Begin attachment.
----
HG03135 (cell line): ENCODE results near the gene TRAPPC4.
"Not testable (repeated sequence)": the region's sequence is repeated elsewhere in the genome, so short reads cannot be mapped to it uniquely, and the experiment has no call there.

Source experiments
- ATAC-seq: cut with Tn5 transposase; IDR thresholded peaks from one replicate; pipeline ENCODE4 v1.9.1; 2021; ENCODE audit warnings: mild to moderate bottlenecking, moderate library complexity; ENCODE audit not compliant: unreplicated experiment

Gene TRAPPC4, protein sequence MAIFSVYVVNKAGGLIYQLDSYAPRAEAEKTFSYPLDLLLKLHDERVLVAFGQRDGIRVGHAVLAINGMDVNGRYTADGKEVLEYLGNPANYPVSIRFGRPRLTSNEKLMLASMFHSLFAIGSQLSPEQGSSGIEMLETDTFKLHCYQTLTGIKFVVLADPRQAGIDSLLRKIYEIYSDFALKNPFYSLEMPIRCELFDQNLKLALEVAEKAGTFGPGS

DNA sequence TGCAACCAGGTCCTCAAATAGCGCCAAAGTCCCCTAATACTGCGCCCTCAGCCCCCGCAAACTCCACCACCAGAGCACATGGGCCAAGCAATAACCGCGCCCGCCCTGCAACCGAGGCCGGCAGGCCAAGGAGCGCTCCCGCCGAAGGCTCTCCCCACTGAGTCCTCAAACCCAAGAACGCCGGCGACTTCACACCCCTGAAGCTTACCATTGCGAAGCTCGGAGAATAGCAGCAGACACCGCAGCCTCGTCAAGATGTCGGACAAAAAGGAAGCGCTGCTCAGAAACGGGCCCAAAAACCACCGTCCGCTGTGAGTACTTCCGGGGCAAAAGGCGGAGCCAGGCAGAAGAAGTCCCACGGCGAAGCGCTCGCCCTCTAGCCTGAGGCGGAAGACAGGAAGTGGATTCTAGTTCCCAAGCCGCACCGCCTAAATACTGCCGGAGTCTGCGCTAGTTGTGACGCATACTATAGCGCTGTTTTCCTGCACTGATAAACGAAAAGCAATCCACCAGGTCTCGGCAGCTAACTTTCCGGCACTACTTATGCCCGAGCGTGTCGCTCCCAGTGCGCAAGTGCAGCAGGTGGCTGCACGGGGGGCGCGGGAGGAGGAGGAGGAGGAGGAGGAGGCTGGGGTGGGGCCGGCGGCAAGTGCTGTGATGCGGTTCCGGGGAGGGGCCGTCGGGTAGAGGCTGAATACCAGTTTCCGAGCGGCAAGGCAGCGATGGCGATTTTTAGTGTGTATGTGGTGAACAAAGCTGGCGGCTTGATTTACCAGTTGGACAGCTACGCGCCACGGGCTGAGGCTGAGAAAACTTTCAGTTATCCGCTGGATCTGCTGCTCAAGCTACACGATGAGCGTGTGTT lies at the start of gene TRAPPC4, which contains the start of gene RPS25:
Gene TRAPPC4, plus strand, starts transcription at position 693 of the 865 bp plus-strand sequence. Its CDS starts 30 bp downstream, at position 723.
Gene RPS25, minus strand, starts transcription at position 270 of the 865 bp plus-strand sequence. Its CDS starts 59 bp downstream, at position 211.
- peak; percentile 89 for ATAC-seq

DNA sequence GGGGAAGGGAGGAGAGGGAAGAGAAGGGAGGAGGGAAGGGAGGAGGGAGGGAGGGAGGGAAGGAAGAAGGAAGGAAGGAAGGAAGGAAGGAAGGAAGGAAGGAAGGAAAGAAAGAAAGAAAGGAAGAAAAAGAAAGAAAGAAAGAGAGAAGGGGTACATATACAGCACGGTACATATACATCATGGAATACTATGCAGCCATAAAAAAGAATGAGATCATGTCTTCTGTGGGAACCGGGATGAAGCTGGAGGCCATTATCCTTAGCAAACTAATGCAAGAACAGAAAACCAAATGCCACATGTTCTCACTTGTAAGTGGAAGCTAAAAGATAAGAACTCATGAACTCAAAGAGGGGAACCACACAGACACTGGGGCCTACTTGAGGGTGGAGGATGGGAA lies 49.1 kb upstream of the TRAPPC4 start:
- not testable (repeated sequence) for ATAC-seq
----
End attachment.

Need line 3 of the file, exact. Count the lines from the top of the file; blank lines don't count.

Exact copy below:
Source experiments